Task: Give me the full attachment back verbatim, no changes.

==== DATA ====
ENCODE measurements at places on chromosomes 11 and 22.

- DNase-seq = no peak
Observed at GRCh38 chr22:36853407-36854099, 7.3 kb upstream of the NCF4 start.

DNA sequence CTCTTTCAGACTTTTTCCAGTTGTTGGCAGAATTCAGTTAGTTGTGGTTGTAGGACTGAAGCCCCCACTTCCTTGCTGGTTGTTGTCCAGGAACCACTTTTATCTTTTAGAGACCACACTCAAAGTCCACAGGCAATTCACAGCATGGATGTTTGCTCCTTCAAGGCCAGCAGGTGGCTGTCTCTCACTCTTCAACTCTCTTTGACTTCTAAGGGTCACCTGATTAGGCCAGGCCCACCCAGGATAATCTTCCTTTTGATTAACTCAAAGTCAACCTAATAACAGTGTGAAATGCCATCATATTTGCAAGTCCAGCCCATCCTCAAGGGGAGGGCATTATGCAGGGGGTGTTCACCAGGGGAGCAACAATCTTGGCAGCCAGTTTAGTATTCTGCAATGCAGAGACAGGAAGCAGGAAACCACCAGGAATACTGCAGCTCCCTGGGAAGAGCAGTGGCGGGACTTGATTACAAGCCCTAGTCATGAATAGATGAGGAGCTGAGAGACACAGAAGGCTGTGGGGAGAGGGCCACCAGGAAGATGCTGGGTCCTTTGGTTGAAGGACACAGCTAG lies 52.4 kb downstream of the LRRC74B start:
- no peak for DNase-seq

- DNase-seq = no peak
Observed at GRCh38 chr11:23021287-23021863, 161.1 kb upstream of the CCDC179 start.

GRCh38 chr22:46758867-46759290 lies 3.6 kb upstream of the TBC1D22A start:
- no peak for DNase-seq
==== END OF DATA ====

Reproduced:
ENCODE measurements at places on chromosomes 11 and 22.

- DNase-seq = no peak
Observed at GRCh38 chr22:36853407-36854099, 7.3 kb upstream of the NCF4 start.

DNA sequence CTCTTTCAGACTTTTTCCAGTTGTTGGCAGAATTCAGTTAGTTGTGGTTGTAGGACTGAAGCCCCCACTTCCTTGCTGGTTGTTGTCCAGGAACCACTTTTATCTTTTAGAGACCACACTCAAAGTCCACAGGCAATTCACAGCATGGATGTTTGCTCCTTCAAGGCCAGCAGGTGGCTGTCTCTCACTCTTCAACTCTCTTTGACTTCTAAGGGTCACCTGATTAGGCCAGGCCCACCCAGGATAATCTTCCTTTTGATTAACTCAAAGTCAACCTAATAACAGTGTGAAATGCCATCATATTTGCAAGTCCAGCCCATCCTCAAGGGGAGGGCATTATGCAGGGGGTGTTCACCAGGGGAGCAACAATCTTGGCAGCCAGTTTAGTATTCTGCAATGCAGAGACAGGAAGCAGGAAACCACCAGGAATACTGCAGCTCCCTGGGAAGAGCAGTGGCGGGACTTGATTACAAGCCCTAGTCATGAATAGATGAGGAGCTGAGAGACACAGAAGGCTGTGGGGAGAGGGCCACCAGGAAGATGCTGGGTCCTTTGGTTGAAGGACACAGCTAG lies 52.4 kb downstream of the LRRC74B start:
- no peak for DNase-seq

- DNase-seq = no peak
Observed at GRCh38 chr11:23021287-23021863, 161.1 kb upstream of the CCDC179 start.

GRCh38 chr22:46758867-46759290 lies 3.6 kb upstream of the TBC1D22A start:
- no peak for DNase-seq